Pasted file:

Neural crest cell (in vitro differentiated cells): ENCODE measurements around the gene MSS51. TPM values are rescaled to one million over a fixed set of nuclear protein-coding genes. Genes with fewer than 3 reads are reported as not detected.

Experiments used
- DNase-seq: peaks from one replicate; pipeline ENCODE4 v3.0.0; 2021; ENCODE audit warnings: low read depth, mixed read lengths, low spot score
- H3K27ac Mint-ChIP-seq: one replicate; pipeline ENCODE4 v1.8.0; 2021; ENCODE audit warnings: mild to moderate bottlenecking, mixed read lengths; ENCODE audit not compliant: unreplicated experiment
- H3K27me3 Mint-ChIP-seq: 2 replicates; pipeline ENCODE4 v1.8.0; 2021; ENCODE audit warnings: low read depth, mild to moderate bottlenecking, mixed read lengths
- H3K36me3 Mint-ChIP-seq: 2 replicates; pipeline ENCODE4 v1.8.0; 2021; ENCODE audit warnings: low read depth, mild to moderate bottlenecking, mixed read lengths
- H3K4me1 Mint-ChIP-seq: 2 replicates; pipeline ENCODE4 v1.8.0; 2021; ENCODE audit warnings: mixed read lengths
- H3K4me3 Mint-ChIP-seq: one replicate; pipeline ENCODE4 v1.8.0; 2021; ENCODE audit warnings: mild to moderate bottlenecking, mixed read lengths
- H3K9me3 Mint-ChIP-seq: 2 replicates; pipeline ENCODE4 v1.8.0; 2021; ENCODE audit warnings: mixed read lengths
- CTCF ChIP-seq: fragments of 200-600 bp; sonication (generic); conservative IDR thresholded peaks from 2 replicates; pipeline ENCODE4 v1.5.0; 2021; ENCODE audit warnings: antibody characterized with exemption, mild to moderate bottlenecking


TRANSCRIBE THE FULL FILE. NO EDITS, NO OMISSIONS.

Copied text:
Neural crest cell (in vitro differentiated cells): ENCODE measurements around the gene MSS51. TPM values are rescaled to one million over a fixed set of nuclear protein-coding genes. Genes with fewer than 3 reads are reported as not detected.

Experiments used
- DNase-seq: peaks from one replicate; pipeline ENCODE4 v3.0.0; 2021; ENCODE audit warnings: low read depth, mixed read lengths, low spot score
- H3K27ac Mint-ChIP-seq: one replicate; pipeline ENCODE4 v1.8.0; 2021; ENCODE audit warnings: mild to moderate bottlenecking, mixed read lengths; ENCODE audit not compliant: unreplicated experiment
- H3K27me3 Mint-ChIP-seq: 2 replicates; pipeline ENCODE4 v1.8.0; 2021; ENCODE audit warnings: low read depth, mild to moderate bottlenecking, mixed read lengths
- H3K36me3 Mint-ChIP-seq: 2 replicates; pipeline ENCODE4 v1.8.0; 2021; ENCODE audit warnings: low read depth, mild to moderate bottlenecking, mixed read lengths
- H3K4me1 Mint-ChIP-seq: 2 replicates; pipeline ENCODE4 v1.8.0; 2021; ENCODE audit warnings: mixed read lengths
- H3K4me3 Mint-ChIP-seq: one replicate; pipeline ENCODE4 v1.8.0; 2021; ENCODE audit warnings: mild to moderate bottlenecking, mixed read lengths
- H3K9me3 Mint-ChIP-seq: 2 replicates; pipeline ENCODE4 v1.8.0; 2021; ENCODE audit warnings: mixed read lengths
- CTCF ChIP-seq: fragments of 200-600 bp; sonication (generic); conservative IDR thresholded peaks from 2 replicates; pipeline ENCODE4 v1.5.0; 2021; ENCODE audit warnings: antibody characterized with exemption, mild to moderate bottlenecking